"After the 2001 terrorist attack, economist and Nobel Laureate Paul Krugman wrote in his New York Times column "After the Horror," "Ghastly as it may seem to say this, the terror attack — like the original day of infamy, which brought an end to the Great Depression — could do some economic good." He explained that rebuilding the destruction would stimulate the economy through business investment and job creation.
Do a simple smell test on these examples of economic lunacy. Would the Japanese economy face even greater opportunities for economic growth had the earthquake and tsunami also struck Tokyo, Hiroshima, Yokohama and other major cities? Would the 9-11 terrorists have done us an even bigger economic favor had they destroyed buildings in other cities? The belief that society benefits from destruction is lunacy."
Read the whole article here: http://jewishworldreview.com/cols/williamns032311.php3
Caroline Glick is another terrific commentator who writes frequently about issues affecting Israel and the Middle East. Here is the beginning of an article on the current intervention in Libya by our military:
"The US's new war against Libyan dictator Muammar Gaddafi is the latest sign of its steady regional decline. In media interviews over the weekend, US military chief Adm. Michael Mullen was hard-pressed to explain either the goal of the military strikes in Libya or their strategic rationale.
Mullen's difficulty explaining the purpose of this new war was indicative of the increasing irrationality of US foreign policy.
Traditionally, states have crafted their foreign policy to expand their wealth and bolster their national security. In this context, US foreign policy in the Middle East has traditionally been directed towards advancing three goals: Guaranteeing the free flow of inexpensive petroleum products from the Middle East to global market; strengthening regimes and governments that are in a position to advance this core US goal at the expense of US enemies; and fighting against regional forces like the pan-Arabists and the jihadists that advance a political program inherently hostile to US power.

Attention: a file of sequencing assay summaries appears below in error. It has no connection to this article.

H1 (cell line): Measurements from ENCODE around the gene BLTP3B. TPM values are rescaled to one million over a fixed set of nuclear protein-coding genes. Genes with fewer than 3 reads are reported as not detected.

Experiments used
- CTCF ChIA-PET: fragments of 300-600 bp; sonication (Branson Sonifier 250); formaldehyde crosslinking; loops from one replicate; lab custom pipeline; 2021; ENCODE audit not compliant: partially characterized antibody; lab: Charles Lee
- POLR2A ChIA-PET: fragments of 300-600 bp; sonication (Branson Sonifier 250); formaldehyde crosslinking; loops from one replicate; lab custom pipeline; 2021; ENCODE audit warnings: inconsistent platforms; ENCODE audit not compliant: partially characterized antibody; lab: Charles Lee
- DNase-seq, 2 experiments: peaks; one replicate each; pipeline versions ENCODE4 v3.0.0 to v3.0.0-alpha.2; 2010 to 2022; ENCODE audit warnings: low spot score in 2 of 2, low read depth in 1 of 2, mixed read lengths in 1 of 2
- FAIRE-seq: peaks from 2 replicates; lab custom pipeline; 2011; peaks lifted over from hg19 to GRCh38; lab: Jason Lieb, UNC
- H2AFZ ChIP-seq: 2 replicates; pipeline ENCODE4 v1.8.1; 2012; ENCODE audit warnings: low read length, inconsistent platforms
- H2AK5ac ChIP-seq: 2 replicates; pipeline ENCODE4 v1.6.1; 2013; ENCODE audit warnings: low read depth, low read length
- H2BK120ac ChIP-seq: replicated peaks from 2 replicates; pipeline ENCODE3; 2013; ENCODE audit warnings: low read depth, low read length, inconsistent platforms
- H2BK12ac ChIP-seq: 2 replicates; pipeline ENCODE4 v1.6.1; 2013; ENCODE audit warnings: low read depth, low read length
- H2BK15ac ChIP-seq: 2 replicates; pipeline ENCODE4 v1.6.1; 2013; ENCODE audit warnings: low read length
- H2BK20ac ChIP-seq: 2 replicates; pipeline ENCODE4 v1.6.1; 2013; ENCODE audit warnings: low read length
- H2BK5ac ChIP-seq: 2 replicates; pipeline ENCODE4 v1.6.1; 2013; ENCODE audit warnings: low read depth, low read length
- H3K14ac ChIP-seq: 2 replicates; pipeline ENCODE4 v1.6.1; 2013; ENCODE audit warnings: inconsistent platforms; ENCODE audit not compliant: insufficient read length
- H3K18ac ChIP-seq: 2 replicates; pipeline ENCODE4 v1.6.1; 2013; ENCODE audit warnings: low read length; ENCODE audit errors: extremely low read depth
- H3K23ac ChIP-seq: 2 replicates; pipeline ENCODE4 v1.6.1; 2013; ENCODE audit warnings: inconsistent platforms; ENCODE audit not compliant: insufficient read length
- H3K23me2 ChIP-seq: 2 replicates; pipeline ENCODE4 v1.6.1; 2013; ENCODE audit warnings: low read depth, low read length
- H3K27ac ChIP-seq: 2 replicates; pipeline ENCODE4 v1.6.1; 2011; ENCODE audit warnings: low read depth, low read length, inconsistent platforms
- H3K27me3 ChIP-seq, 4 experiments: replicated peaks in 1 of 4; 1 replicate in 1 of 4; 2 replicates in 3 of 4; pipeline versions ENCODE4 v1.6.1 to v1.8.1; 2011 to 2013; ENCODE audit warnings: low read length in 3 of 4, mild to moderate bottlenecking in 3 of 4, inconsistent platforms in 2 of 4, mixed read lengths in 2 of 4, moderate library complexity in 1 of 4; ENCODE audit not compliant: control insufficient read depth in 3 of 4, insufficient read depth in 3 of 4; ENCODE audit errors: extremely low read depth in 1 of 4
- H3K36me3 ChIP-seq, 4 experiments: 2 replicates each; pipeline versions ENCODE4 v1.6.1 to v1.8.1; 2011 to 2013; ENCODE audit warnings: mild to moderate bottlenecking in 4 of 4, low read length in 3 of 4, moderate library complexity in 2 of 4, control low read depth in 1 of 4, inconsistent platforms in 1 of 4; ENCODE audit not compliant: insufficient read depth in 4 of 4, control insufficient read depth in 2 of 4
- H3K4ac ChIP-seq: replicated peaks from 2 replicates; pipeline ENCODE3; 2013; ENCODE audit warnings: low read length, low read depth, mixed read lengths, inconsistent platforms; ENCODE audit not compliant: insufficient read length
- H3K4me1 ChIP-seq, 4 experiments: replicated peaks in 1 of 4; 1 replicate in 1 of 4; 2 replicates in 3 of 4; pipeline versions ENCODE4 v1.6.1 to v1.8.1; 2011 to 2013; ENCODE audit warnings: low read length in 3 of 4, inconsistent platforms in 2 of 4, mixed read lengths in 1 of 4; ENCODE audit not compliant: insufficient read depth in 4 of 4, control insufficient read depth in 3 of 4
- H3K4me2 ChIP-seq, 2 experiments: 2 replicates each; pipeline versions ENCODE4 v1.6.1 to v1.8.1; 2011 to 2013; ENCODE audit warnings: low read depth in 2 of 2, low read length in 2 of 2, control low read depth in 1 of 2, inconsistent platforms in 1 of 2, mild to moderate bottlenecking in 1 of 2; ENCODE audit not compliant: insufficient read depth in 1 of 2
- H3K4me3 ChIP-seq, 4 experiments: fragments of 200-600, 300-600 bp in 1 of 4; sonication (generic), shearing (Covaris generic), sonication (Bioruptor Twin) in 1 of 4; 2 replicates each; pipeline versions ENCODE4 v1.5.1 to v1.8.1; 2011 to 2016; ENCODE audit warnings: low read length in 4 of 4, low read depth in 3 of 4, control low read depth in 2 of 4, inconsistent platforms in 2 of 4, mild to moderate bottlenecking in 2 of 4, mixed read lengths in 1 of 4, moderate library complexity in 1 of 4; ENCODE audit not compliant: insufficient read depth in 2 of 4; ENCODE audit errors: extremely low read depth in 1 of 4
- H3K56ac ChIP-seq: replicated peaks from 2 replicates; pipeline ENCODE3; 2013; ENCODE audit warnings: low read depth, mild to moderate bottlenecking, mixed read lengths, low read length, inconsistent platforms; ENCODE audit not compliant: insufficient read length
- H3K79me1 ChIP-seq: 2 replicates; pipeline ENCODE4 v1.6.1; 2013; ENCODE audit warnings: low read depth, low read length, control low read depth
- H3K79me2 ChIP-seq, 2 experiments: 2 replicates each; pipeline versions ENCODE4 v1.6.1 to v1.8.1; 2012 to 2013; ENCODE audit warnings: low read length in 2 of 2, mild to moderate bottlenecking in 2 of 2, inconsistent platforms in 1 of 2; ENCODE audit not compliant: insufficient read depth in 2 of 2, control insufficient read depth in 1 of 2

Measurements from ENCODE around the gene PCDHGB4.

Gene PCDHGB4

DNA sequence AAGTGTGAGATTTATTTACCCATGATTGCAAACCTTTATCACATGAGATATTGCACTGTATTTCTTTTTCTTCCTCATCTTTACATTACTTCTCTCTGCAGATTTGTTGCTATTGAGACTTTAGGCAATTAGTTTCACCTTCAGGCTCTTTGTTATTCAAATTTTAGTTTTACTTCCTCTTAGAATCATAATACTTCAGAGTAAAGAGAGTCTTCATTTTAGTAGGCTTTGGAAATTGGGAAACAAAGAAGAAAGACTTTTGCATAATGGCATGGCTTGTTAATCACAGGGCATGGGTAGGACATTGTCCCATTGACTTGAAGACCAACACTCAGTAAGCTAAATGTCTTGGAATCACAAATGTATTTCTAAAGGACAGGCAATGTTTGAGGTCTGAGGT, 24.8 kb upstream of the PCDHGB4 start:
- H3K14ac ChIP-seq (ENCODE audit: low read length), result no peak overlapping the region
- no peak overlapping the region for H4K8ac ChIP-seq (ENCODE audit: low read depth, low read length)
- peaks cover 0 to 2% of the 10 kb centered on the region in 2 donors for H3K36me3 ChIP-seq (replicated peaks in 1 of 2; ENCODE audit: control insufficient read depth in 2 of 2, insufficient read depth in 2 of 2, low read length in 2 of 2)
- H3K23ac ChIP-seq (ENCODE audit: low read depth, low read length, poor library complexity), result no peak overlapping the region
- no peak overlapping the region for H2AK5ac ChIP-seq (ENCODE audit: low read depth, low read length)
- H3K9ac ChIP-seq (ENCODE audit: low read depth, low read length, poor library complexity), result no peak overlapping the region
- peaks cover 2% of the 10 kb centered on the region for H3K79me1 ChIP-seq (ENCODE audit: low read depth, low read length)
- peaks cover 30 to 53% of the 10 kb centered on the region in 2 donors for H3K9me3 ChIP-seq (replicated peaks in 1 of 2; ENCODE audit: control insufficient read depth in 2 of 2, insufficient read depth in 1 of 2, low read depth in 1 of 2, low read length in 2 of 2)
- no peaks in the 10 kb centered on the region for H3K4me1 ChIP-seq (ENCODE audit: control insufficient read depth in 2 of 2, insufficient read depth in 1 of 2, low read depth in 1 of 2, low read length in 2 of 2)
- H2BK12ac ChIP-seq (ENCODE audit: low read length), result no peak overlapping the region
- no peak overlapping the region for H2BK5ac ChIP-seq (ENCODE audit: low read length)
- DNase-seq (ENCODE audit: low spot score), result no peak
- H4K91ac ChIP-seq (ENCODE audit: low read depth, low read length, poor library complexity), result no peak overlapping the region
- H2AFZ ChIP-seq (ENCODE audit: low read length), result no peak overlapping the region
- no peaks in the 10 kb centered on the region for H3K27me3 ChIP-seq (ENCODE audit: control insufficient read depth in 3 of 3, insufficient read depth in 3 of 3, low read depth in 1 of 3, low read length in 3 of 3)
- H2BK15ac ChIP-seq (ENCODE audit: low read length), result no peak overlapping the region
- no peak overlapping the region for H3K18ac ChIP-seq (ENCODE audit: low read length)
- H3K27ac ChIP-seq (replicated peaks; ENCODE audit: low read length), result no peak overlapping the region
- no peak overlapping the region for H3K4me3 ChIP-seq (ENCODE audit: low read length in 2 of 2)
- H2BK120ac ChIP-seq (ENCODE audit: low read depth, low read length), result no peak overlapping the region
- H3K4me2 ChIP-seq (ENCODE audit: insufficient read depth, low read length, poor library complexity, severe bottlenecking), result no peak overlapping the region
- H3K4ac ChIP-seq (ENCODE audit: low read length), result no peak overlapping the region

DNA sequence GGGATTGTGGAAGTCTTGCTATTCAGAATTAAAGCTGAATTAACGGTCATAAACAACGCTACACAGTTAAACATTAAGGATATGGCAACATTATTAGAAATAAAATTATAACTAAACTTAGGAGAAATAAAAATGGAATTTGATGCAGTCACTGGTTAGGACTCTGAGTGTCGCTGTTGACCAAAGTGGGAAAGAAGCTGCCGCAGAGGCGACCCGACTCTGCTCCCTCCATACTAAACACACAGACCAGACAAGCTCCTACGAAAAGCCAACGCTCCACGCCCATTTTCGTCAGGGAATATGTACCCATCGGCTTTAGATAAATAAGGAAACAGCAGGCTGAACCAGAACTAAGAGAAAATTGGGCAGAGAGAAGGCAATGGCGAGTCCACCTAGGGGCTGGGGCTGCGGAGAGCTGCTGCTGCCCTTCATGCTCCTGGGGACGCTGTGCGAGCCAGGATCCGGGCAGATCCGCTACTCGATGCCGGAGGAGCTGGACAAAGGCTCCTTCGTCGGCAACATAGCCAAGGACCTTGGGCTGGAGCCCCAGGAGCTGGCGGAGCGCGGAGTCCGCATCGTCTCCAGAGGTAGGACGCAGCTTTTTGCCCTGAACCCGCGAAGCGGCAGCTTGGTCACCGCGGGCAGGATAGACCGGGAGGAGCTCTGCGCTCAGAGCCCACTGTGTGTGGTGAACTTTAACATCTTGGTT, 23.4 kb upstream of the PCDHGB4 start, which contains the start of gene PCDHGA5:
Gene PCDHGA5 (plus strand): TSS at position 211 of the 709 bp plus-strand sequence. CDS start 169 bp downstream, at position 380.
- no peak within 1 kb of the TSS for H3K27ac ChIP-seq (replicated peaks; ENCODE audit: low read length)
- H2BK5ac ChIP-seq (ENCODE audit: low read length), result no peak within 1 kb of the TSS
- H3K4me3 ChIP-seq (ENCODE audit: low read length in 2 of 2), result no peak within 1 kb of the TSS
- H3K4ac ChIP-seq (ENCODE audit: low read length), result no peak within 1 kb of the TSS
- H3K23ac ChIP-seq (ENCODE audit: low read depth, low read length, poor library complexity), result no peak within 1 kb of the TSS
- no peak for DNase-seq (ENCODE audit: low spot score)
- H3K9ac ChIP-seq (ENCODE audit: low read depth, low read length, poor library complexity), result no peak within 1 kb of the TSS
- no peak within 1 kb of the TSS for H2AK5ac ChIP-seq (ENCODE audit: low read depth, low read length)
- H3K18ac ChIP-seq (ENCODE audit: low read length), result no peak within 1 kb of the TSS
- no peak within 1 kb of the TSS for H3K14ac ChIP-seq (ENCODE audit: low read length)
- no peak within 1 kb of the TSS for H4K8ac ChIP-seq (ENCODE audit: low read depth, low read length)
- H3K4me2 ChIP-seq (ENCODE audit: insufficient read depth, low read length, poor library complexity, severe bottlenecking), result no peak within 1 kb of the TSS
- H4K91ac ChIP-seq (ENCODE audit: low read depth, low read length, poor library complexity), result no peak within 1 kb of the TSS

Other competing interests have periodically interfered with US Middle East policy. And these have to greater or lesser degrees impaired the US's ability to formulate and implement rational policies in the region.
These competing interests have included the desire to placate somewhat friendly Arab regimes that are stressed by or dominated by anti-US forces; a desire to foster good relations with Europe; and a desire to win the support of the US media.
Under the Obama administration, these competing interests have not merely influenced US policy in the Middle East. They have dominated it. Core American interests have been thrown to the wayside."
Allow me to suggest making JWR (Jewish World Review) an every day stop. Excellent articles there not just on politics, but world news, humor, medical and financial columns too. If you go there and like it, consider a small donation to them, or - as I do - a small monthly amount can be donated as well. Three dollars a month (or a $36 donation) will get you a limited edition JWR bar-mitzvah yamulke :-)